We are living in the times of a ‘hate epidemic’ where the price of making the mistake of loving is paid by innocent lives such as that of Ankit Saxena.
Photographer-cum-sales assistant Ankit Saxena hailing from west Delhi’s Raghubir Nagar was a victim of brutal hate crime. The only thing different in this case from the Rajsamand gruesome murder video of a Mulsim man was of religion. The young man was a Hindu and the woman was a Muslim.
But the Ankit Saxena incident is now coming into prominence and is being held up to illustrate the popular social and political narrative these days — where Hindus are victims. But what is not being said is how this is a result of the poisonous social churning that the country is undergoing. His murder shows that the communal tensions that one had assumed existed mostly in corners have travelled to the capital.
It is Muzaffarnagar everywhere now.
Every conversation about secularism these days is drowned out by an onslaught of abuse unleashed by organised Right-wing groups, online or in real life.
Raghubir Nagar is engulfed in anger with heavy armed police security deployment since the murder. The residents claim that they have never seen this tense atmosphere. The Bajrang Dal activists are going around shutting the shops and work places calling for boycott of the family while the police look on. In the past, we have seen many cases of hate crime but this stands out because it is a reaction to the past inaction of the governments in the Centre and the states that allowed emotions to come to a boil.
Just a few weeks ago, the Rajsamand man was seen murdering a young Muslim man in the viral video till his cries fell silent. Identified as Shambhu Lal, the murderer then turned towards the camera and issued a menacing warning against “love jihad”.
To an outsider, these religious insecurities around “Love Jihad” might appear ridiculous and a product of overly active imagination, but in many parts of India with mixed population, it is becoming an excuse for hate crimes.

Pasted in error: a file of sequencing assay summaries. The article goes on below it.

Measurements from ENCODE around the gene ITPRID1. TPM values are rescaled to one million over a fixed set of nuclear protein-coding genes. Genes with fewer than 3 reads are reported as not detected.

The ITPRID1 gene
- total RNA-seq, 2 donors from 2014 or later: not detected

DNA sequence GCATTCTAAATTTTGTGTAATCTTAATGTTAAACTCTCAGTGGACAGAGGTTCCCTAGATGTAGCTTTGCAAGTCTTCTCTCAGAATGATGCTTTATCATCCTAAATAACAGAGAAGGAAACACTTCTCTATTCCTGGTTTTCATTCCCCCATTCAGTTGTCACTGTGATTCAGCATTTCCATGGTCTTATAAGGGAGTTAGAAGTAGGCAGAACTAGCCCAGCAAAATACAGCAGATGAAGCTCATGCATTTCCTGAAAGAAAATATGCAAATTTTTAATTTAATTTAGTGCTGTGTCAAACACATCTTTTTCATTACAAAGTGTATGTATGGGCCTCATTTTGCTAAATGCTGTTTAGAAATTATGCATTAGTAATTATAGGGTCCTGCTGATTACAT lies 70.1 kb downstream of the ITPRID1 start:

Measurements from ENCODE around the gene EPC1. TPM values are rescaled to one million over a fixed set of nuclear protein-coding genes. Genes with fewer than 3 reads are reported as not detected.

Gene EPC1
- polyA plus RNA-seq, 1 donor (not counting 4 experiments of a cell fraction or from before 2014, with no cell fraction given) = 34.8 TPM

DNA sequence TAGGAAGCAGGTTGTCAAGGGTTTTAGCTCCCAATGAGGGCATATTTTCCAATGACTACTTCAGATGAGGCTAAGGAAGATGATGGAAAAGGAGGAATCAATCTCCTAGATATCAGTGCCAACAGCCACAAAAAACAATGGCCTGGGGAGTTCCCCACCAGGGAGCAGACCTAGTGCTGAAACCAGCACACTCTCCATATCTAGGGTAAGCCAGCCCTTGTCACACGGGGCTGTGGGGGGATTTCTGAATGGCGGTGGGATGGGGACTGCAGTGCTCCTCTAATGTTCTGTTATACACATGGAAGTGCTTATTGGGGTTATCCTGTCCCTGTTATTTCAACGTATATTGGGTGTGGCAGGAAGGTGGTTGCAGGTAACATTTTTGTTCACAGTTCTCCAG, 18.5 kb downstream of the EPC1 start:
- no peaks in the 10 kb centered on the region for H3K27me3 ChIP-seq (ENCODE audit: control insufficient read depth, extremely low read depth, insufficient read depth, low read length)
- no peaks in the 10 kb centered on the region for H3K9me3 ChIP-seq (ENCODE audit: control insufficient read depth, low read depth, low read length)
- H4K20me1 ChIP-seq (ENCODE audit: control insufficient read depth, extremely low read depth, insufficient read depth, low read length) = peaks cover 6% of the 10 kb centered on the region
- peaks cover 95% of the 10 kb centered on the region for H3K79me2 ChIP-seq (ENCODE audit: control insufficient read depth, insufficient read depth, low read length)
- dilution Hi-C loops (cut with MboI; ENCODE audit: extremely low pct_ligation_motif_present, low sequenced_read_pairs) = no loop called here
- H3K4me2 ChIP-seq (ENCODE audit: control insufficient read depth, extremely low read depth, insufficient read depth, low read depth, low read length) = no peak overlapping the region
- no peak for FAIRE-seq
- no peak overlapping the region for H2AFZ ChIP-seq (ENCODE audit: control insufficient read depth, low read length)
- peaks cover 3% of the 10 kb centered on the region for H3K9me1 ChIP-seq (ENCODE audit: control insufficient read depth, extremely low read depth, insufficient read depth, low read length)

It would not be an exaggeration to say that India has seen a rise in the number of hate crimes against the Muslim community since the Hindu Right-wing forces became dominant. They are called ‘fringe groups’ but they have managed to create an environment of hate and cause widespread communal tension between communities. The gau-rakshaks have come into major prominence and faced criticism within the country and internationally for the series of murders that took place last year.
But in spite of the criticism they faced and the evidence, the accused in Pehlu Khan’s case were acquitted by the state police and the victims charged with cow smuggling. Even though Shambhu Lal admits on tape why he murdered the Muslim labourer, Union minister Mukhtar Abbas Naqvi issued a statement saying it was not a case of love jihad but was a “criminal incident”.
We are living in the times of a “hate epidemic” where the price of making the mistake of loving is paid by innocent lives such as that of Ankit Saxena. A country where the law allows two adults to make their own choices when it comes to what to eat and who to love, this “state-fanned hatred” is killing not just its people but also its Constitution.
Gurmehar Kaur is a writer and student activist.